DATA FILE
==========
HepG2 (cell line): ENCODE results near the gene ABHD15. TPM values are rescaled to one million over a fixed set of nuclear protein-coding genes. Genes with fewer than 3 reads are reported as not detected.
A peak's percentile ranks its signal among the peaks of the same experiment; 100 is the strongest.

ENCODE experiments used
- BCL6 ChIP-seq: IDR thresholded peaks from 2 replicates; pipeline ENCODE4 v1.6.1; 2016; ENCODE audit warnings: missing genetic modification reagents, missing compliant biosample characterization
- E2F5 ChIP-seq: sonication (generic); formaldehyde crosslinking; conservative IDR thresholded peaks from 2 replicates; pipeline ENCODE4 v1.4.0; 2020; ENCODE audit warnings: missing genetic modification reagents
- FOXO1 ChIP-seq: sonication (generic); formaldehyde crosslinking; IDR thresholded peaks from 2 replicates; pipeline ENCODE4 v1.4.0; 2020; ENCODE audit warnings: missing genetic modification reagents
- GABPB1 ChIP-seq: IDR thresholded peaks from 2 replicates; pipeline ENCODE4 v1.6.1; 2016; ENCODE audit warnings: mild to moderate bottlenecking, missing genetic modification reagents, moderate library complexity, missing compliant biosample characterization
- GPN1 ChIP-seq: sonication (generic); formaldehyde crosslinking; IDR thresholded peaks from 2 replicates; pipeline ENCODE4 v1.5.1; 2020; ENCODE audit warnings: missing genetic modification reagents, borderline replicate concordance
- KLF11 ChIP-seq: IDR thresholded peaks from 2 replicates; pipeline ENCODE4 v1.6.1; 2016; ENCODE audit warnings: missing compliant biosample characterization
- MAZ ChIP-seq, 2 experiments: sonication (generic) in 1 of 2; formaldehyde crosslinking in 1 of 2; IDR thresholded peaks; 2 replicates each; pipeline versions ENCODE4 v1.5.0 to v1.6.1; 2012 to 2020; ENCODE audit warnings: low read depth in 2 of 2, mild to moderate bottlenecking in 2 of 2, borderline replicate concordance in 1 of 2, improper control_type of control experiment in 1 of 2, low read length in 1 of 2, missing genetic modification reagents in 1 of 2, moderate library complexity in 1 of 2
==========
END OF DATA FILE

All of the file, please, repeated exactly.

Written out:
HepG2 (cell line): ENCODE results near the gene ABHD15. TPM values are rescaled to one million over a fixed set of nuclear protein-coding genes. Genes with fewer than 3 reads are reported as not detected.
A peak's percentile ranks its signal among the peaks of the same experiment; 100 is the strongest.

ENCODE experiments used
- BCL6 ChIP-seq: IDR thresholded peaks from 2 replicates; pipeline ENCODE4 v1.6.1; 2016; ENCODE audit warnings: missing genetic modification reagents, missing compliant biosample characterization
- E2F5 ChIP-seq: sonication (generic); formaldehyde crosslinking; conservative IDR thresholded peaks from 2 replicates; pipeline ENCODE4 v1.4.0; 2020; ENCODE audit warnings: missing genetic modification reagents
- FOXO1 ChIP-seq: sonication (generic); formaldehyde crosslinking; IDR thresholded peaks from 2 replicates; pipeline ENCODE4 v1.4.0; 2020; ENCODE audit warnings: missing genetic modification reagents
- GABPB1 ChIP-seq: IDR thresholded peaks from 2 replicates; pipeline ENCODE4 v1.6.1; 2016; ENCODE audit warnings: mild to moderate bottlenecking, missing genetic modification reagents, moderate library complexity, missing compliant biosample characterization
- GPN1 ChIP-seq: sonication (generic); formaldehyde crosslinking; IDR thresholded peaks from 2 replicates; pipeline ENCODE4 v1.5.1; 2020; ENCODE audit warnings: missing genetic modification reagents, borderline replicate concordance
- KLF11 ChIP-seq: IDR thresholded peaks from 2 replicates; pipeline ENCODE4 v1.6.1; 2016; ENCODE audit warnings: missing compliant biosample characterization
- MAZ ChIP-seq, 2 experiments: sonication (generic) in 1 of 2; formaldehyde crosslinking in 1 of 2; IDR thresholded peaks; 2 replicates each; pipeline versions ENCODE4 v1.5.0 to v1.6.1; 2012 to 2020; ENCODE audit warnings: low read depth in 2 of 2, mild to moderate bottlenecking in 2 of 2, borderline replicate concordance in 1 of 2, improper control_type of control experiment in 1 of 2, low read length in 1 of 2, missing genetic modification reagents in 1 of 2, moderate library complexity in 1 of 2